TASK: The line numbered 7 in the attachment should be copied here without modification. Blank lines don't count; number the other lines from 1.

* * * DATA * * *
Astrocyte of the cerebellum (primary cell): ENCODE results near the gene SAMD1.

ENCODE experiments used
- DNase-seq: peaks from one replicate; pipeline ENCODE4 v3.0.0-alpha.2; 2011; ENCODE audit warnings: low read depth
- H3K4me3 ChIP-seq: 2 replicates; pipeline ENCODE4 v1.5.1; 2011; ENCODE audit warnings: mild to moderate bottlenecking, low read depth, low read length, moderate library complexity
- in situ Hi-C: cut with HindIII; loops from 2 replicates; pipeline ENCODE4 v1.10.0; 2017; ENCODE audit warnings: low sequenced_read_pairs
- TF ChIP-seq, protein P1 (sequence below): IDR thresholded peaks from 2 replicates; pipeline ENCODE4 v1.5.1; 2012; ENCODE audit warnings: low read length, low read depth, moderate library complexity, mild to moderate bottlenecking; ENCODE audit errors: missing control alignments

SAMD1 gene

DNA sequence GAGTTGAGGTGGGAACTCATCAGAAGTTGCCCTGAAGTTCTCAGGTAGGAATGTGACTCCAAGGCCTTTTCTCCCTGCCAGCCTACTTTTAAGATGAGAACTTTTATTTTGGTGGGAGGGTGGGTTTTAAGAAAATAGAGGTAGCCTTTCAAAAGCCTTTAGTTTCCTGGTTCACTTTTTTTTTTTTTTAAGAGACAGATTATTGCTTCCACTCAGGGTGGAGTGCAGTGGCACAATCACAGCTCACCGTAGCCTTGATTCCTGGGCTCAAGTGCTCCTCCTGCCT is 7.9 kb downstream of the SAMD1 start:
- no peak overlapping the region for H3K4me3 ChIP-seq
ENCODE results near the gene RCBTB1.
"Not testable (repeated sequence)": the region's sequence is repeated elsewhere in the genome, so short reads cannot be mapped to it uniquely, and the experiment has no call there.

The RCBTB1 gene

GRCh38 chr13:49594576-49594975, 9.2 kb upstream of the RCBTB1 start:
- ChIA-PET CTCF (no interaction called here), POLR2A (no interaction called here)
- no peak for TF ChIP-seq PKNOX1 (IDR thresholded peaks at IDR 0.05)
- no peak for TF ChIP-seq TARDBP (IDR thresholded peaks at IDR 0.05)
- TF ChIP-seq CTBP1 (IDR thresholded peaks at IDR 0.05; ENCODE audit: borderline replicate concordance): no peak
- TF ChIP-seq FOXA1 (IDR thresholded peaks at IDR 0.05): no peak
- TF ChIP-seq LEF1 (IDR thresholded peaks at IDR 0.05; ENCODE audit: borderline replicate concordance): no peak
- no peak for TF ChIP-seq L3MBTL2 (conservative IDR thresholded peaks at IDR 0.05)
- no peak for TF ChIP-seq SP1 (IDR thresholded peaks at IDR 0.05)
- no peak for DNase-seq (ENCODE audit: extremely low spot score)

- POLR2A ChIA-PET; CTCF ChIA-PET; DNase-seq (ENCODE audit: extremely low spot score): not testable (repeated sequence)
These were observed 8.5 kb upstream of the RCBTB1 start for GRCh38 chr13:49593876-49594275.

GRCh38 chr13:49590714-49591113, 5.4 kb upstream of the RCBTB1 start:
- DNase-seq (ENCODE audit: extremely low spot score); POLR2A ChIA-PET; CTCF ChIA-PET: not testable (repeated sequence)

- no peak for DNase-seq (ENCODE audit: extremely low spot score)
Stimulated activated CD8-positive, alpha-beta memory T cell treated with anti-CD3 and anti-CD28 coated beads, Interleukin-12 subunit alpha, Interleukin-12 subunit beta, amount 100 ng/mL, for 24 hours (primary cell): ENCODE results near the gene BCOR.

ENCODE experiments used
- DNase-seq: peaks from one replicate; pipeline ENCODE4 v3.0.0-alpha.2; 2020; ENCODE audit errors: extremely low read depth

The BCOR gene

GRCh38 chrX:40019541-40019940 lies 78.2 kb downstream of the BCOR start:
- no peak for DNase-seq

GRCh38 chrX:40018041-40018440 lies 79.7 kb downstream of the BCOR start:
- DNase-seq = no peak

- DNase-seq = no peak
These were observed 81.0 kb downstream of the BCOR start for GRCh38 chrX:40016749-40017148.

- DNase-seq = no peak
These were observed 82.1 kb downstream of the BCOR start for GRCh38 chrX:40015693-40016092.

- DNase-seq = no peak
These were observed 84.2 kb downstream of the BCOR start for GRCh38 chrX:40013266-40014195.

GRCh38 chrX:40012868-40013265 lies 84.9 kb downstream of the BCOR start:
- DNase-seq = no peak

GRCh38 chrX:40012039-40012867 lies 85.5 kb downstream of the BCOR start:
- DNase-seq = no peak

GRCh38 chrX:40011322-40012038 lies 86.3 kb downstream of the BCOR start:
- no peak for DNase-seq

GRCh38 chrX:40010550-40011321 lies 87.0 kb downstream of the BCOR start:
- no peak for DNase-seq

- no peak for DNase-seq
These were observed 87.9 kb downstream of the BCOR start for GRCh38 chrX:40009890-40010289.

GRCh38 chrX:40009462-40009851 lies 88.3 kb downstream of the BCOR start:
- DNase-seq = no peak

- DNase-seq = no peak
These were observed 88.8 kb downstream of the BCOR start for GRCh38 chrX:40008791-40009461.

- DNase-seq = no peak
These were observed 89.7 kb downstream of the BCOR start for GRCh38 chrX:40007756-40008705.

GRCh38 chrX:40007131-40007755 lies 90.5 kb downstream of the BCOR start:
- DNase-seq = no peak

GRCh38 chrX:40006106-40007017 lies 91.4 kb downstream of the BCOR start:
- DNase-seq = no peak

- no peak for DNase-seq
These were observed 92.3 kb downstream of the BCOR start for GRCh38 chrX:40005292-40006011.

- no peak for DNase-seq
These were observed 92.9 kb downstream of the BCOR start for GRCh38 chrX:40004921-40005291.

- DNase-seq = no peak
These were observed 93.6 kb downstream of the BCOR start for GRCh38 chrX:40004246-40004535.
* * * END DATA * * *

SAMD1 gene